In order to access personal hygiene products that aren’t routinely provided or made read­ily avail­able, incar­cer­ated people are frequently forced to pay jacked-up commis­sary prices. A survey of price points across state and federal pris­ons shows that a single bar of soap can cost more than $2. Those pris­on­ers who do have the oppor­tun­ity to work either earn noth­ing or mere pennies on the dollar for their jobs, making these basic neces­sit­ies cost prohib­it­ive.

Over­crowding and the innate archi­tec­ture of many jails and pris­on­s—where pris­on­ers are frequently double- and triple-bunked, shar­ing one toilet—defy social distan­cing, too. Right now, a hand­ful of states and many pris­ons in the federal system have far more occu­pants than they were designed to hold. This trans­lates to danger­ously close quar­ters and filthy condi­tions in which commu­nic­able diseases can spread rapidly.

Mean­while, approx­im­ately half of Kentuck­y’s 80 jails are currently oper­at­ing at 125 percent of capa­city or greater. And in Alabama, pris­ons are also filled to the max; as of last Decem­ber, the state held approx­im­ately 10,000 people above what the current system was inten­ded to house.

Make no mistake: These condi­tions do not affect only those who are incar­cer­ated. The correc­tional officers and many others who work inside jails and pris­ons, from medical person­nel to main­ten­ance work­ers, are also at imme­di­ate risk. Every night, they go home to their famil­ies and communit­ies, where they can trans­fer the virus. What’s more, many of the over 10.5 million people who enter U.S. jails each year spend only a few days behind bars—­be­fore re-enter­ing soci­ety.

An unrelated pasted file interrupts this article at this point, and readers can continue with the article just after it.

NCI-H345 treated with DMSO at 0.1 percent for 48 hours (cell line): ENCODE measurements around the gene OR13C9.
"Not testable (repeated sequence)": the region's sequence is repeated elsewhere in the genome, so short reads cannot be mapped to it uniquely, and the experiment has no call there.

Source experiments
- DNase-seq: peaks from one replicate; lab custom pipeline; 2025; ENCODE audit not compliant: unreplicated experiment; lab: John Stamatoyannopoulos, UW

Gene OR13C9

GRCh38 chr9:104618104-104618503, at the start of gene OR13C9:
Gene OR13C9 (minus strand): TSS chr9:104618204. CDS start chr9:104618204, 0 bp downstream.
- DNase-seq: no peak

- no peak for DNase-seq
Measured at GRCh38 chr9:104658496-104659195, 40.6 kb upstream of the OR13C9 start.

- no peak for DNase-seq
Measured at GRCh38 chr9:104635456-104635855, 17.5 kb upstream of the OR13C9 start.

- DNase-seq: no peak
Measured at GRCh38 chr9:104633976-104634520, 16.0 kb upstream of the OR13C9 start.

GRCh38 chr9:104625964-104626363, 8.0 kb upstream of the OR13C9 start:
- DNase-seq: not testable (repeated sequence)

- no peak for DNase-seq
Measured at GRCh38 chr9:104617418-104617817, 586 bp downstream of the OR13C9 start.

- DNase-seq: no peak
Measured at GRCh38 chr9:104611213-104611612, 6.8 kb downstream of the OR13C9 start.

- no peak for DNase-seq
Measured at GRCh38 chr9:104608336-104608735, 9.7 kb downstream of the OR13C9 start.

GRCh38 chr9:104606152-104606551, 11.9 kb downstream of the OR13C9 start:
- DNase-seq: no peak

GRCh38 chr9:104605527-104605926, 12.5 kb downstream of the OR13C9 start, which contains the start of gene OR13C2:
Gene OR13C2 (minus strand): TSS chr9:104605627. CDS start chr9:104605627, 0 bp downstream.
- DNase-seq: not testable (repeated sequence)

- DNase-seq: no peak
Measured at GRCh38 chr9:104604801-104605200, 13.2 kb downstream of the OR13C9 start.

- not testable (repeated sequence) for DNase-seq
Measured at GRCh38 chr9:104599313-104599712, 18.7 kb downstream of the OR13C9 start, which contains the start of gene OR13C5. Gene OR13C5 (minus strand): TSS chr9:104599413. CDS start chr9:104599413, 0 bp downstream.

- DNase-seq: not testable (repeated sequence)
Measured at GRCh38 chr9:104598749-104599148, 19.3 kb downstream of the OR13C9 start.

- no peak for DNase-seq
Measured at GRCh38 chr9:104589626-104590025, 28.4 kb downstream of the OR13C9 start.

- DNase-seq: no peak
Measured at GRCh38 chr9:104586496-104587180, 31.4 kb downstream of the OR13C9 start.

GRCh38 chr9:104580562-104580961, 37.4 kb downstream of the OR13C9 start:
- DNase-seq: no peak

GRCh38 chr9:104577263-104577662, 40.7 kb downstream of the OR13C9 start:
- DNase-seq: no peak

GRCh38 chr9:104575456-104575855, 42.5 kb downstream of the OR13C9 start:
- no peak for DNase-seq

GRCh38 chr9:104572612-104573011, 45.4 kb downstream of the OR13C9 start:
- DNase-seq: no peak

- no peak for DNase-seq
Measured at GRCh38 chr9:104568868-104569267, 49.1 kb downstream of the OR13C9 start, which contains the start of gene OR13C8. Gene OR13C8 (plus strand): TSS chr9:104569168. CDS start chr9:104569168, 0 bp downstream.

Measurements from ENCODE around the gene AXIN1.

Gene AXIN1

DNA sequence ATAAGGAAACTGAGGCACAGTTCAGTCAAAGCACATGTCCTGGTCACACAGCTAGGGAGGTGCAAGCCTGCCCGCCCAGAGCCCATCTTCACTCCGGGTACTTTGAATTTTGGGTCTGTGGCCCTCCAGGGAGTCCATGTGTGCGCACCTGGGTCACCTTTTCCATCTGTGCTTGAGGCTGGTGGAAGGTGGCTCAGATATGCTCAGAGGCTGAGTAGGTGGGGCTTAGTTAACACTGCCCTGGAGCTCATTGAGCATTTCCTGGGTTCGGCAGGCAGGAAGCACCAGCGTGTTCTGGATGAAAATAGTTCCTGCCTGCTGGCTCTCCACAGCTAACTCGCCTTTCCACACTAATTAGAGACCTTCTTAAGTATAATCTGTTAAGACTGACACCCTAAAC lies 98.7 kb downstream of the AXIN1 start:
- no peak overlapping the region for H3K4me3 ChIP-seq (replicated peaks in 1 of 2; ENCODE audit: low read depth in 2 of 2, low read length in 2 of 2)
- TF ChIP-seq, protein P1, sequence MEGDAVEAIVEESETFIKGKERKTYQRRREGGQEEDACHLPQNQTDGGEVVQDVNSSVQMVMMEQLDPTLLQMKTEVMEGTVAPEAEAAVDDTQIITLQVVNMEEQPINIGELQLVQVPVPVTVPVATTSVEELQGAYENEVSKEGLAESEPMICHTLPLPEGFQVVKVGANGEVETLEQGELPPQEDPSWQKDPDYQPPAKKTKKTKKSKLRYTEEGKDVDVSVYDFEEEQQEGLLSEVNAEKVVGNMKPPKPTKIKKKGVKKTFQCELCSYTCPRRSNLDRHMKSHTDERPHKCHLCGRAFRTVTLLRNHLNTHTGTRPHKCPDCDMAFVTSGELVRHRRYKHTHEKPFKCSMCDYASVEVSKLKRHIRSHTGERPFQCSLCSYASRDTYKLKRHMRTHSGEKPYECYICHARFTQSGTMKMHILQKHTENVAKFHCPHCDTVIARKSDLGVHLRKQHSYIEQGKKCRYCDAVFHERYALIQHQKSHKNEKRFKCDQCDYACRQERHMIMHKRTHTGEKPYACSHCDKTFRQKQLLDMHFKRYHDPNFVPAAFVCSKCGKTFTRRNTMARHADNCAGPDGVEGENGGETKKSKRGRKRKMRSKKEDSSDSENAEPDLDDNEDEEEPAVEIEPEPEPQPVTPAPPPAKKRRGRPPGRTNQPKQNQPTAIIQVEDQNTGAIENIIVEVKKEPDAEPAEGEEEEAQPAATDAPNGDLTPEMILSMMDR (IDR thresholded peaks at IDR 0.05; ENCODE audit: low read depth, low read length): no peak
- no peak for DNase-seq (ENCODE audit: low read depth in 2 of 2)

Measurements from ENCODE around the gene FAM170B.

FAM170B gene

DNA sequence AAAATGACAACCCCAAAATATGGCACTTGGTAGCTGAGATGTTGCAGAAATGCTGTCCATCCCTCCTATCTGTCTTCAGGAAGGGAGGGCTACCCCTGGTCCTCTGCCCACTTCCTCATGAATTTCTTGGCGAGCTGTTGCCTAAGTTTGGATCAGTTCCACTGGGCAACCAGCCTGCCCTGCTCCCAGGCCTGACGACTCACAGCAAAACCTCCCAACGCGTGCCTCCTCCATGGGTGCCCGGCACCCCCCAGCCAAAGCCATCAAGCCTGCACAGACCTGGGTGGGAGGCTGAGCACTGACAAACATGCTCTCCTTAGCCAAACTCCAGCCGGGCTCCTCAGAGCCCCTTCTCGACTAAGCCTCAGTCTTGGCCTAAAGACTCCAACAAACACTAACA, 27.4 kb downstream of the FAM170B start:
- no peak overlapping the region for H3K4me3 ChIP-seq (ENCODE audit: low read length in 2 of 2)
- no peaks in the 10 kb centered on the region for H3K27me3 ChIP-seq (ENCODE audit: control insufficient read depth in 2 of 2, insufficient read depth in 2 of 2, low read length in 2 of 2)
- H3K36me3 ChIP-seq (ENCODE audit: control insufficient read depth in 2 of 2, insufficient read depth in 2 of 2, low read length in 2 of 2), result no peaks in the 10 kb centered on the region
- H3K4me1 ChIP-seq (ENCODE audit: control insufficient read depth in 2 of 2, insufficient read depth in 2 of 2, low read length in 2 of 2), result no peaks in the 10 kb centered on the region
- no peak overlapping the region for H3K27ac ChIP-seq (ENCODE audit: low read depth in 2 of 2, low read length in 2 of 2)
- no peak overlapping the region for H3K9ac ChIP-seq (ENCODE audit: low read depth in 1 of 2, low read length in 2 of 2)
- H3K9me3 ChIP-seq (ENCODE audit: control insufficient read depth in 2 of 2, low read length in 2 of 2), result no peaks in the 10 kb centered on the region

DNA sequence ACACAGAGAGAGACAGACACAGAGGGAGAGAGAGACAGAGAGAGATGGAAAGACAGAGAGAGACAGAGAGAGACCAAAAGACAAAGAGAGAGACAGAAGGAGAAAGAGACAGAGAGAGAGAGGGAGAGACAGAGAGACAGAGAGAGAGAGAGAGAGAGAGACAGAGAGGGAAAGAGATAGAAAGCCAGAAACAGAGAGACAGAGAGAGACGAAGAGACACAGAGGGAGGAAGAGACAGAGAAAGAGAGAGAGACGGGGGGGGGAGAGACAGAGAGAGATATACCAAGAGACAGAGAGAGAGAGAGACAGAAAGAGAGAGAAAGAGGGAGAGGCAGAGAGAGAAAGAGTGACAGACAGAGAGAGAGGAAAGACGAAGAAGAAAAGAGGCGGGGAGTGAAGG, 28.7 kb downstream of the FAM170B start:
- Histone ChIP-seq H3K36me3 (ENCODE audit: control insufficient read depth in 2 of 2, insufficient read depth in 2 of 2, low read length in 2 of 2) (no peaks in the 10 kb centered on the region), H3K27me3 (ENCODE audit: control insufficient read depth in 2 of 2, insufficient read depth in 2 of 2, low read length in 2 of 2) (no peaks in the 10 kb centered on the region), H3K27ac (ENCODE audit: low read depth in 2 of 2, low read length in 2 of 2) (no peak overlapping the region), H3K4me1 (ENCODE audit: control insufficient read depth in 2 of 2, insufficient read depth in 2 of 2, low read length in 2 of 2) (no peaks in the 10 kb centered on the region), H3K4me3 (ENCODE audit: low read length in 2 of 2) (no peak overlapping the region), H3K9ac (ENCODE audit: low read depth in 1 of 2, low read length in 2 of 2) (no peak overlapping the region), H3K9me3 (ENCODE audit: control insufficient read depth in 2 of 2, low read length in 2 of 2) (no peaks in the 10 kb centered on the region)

The depriva­tion of basic health and hygiene to anyone who is in the custody of the govern­ment is a disturb­ing viol­a­tion of human dignity any time. But in a pandemic, viol­at­ing the prac­tices that are pivotal to “flat­ten­ing the curve” creates a massive and unjus­ti­fied burden to the public at large.

Among the imme­di­ate reforms to improve condi­tions, all jails, pris­ons and deten­tion centers must provide free of charge any essen­tial products that could play a signi­fic­ant role in curb­ing the spread of coronavirus. They should follow the lead of some states that have already imple­men­ted these policies, like in Texas and Arizona, where correc­tions offi­cials announced they would provide free soap.

The same holds true for the nominal but often prohib­it­ive medical fees pris­on­ers are charged for the chance to see doctors and nurses. Access to COVID-19 test­ing and treat­ment is urgent as the diagnoses begin to accu­mu­late, espe­cially for those in crammed confine­ment. We must imme­di­ately forego copays for those who exhibit anything close to coronavirus symp­toms. Access to crisis care is not a pay-to-play propos­i­tion: Last week, Geor­gi­a’s Depart­ment of Correc­tions began waiv­ing $4 medical copays, as has the Pennsylvania Depart­ment of Correc­tions, along with Minnesota pris­ons.

Running water, soap, work­ing toilets and qual­ity medical atten­tion are the bare minimum of support needed to ensure the health and safety of those who are incar­cer­ated. We can’t afford to let them suffer out of sight. It will harm us all.